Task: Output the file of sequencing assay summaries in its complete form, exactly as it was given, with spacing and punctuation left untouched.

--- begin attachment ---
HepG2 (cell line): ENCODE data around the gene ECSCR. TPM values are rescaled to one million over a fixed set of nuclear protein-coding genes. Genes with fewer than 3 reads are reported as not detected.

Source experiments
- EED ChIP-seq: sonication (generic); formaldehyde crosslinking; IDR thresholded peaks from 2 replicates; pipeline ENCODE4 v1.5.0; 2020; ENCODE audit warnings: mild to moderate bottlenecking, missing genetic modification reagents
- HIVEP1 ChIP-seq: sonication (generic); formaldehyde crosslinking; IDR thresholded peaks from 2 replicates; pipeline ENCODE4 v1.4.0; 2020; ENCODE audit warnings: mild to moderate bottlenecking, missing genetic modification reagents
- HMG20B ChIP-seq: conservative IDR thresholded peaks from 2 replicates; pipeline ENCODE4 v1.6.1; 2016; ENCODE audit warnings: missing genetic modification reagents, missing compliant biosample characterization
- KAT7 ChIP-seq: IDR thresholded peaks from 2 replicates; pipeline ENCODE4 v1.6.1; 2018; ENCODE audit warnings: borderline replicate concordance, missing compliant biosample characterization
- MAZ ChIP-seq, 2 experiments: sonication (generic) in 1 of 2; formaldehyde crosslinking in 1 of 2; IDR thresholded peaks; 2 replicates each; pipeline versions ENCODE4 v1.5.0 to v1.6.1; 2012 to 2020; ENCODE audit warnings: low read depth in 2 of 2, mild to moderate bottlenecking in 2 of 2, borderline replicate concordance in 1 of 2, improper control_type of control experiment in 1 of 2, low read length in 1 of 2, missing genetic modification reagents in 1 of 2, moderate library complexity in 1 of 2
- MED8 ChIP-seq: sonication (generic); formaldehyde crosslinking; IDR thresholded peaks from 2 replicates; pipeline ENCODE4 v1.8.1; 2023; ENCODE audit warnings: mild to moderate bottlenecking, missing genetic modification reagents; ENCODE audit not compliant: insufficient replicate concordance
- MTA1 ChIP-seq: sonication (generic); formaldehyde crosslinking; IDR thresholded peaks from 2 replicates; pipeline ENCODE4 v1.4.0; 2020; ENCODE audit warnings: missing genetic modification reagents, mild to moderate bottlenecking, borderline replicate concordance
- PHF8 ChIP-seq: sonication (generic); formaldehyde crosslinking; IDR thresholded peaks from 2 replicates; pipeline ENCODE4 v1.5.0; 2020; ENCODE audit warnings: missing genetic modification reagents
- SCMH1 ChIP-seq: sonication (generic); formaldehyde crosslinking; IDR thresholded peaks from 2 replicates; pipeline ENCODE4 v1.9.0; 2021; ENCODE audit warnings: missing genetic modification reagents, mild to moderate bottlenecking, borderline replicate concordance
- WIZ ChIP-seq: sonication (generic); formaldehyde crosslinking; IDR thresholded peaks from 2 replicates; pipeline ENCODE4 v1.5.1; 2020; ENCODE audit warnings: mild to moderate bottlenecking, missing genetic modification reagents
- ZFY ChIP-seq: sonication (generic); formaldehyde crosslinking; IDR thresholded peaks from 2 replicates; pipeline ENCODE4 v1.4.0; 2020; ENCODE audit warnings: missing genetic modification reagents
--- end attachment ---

HepG2 (cell line): ENCODE data around the gene ECSCR. TPM values are rescaled to one million over a fixed set of nuclear protein-coding genes. Genes with fewer than 3 reads are reported as not detected.

Source experiments
- EED ChIP-seq: sonication (generic); formaldehyde crosslinking; IDR thresholded peaks from 2 replicates; pipeline ENCODE4 v1.5.0; 2020; ENCODE audit warnings: mild to moderate bottlenecking, missing genetic modification reagents
- HIVEP1 ChIP-seq: sonication (generic); formaldehyde crosslinking; IDR thresholded peaks from 2 replicates; pipeline ENCODE4 v1.4.0; 2020; ENCODE audit warnings: mild to moderate bottlenecking, missing genetic modification reagents
- HMG20B ChIP-seq: conservative IDR thresholded peaks from 2 replicates; pipeline ENCODE4 v1.6.1; 2016; ENCODE audit warnings: missing genetic modification reagents, missing compliant biosample characterization
- KAT7 ChIP-seq: IDR thresholded peaks from 2 replicates; pipeline ENCODE4 v1.6.1; 2018; ENCODE audit warnings: borderline replicate concordance, missing compliant biosample characterization
- MAZ ChIP-seq, 2 experiments: sonication (generic) in 1 of 2; formaldehyde crosslinking in 1 of 2; IDR thresholded peaks; 2 replicates each; pipeline versions ENCODE4 v1.5.0 to v1.6.1; 2012 to 2020; ENCODE audit warnings: low read depth in 2 of 2, mild to moderate bottlenecking in 2 of 2, borderline replicate concordance in 1 of 2, improper control_type of control experiment in 1 of 2, low read length in 1 of 2, missing genetic modification reagents in 1 of 2, moderate library complexity in 1 of 2
- MED8 ChIP-seq: sonication (generic); formaldehyde crosslinking; IDR thresholded peaks from 2 replicates; pipeline ENCODE4 v1.8.1; 2023; ENCODE audit warnings: mild to moderate bottlenecking, missing genetic modification reagents; ENCODE audit not compliant: insufficient replicate concordance
- MTA1 ChIP-seq: sonication (generic); formaldehyde crosslinking; IDR thresholded peaks from 2 replicates; pipeline ENCODE4 v1.4.0; 2020; ENCODE audit warnings: missing genetic modification reagents, mild to moderate bottlenecking, borderline replicate concordance
- PHF8 ChIP-seq: sonication (generic); formaldehyde crosslinking; IDR thresholded peaks from 2 replicates; pipeline ENCODE4 v1.5.0; 2020; ENCODE audit warnings: missing genetic modification reagents
- SCMH1 ChIP-seq: sonication (generic); formaldehyde crosslinking; IDR thresholded peaks from 2 replicates; pipeline ENCODE4 v1.9.0; 2021; ENCODE audit warnings: missing genetic modification reagents, mild to moderate bottlenecking, borderline replicate concordance
- WIZ ChIP-seq: sonication (generic); formaldehyde crosslinking; IDR thresholded peaks from 2 replicates; pipeline ENCODE4 v1.5.1; 2020; ENCODE audit warnings: mild to moderate bottlenecking, missing genetic modification reagents
- ZFY ChIP-seq: sonication (generic); formaldehyde crosslinking; IDR thresholded peaks from 2 replicates; pipeline ENCODE4 v1.4.0; 2020; ENCODE audit warnings: missing genetic modification reagents